Defense Act Expands Scope of Foreign Bank Records U.S. Authorities Can Obtain

Annual defense-policy legislation gives U.S. investigators additional authority to subpoena records from foreign banks with U.S. correspondent accounts


U.S. authorities have more power to obtain documents from foreign banks with U.S. correspondent accounts under recently passed defense-policy legislation.

A provision of the National Defense Authorization Act, approved Jan. 1, allows the U.S. Treasury secretary or attorney general to subpoena records related to any account at a foreign bank with correspondent accounts in the U.S. The law applies to records held in the U.S. or abroad that are subject to federal criminal investigations or civil forfeiture actions.

Previously, the U.S. government’s authority was limited to records related to the correspondent accounts, including those related to the deposit of funds into a foreign bank.

The provision, while a major step toward revamping safeguards in the correspondent banking system, may increase risks and challenges for foreign financial institutions with accounts in the U.S., policy observers said.

Foreign banks maintain accounts at U.S. banks to access the U.S. financial system. The accounts allow them to access services and products that may not be available in their home jurisdictions.

Some foreign financial institutions can pose higher money-laundering risks to their U.S. bank correspondents because they aren’t subject to the same regulatory requirements, according to the Federal Financial Institutions Examination Council. Some investigations have shown that the correspondent banking system has been used by drug traffickers and others to launder funds, the council said.

The defense legislation contained other provisions aimed at curbing illicit finance, paving the way for an overhaul of U.S. anti-money-laundering rules.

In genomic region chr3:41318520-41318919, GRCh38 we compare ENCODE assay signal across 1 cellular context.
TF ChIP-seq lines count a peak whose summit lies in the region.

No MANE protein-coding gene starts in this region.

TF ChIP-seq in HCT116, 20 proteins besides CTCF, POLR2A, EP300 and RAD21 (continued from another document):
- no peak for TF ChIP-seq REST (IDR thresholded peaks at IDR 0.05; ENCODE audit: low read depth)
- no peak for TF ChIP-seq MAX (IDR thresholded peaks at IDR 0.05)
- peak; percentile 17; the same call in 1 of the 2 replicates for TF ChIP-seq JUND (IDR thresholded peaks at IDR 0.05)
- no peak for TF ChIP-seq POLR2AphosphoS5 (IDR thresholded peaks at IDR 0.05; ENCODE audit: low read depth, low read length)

Under the provision, if a foreign financial institution with a U.S. correspondent account is served with a subpoena, it would need to produce all requested records and authenticate the records without notifying any account holder. The financial institution can petition the relevant U.S. district court to modify or quash the subpoena, according to the law. The foreign bank can be held liable for monetary penalties and risk losing its corresponding relationship if it doesn’t comply with the subpoena, according to the law.

Correspondent accounts have long been criticized as ways to launder illicit funds without appropriate accountability, according to Gary Kalman, director of the U.S. office of anticorruption advocacy group Transparency International. Giving U.S. law enforcement access to records “changes the calculus on how easily you can launder money through correspondent banking,” Mr. Kalman said.

Foreign financial institutions may face added challenges of complying with obligations under local law and U.S. law, which might be conflicting, said Jessie Liu, a partner at law firm Skadden, Arps, Slate, Meagher & Flom LLP. Foreign banks could face restrictions in what they can provide to U.S. authorities under local bank secrecy and data privacy laws, or potentially severe consequences for noncompliance with a U.S. subpoena, she said.

“There’s going to be more investigations of money-laundering violations and more requests to foreign banks for documents that are abroad and to trace where the money has gone,” she said.


By Mengqi Sun, January 14, 2021, published on The Wall Street Journal

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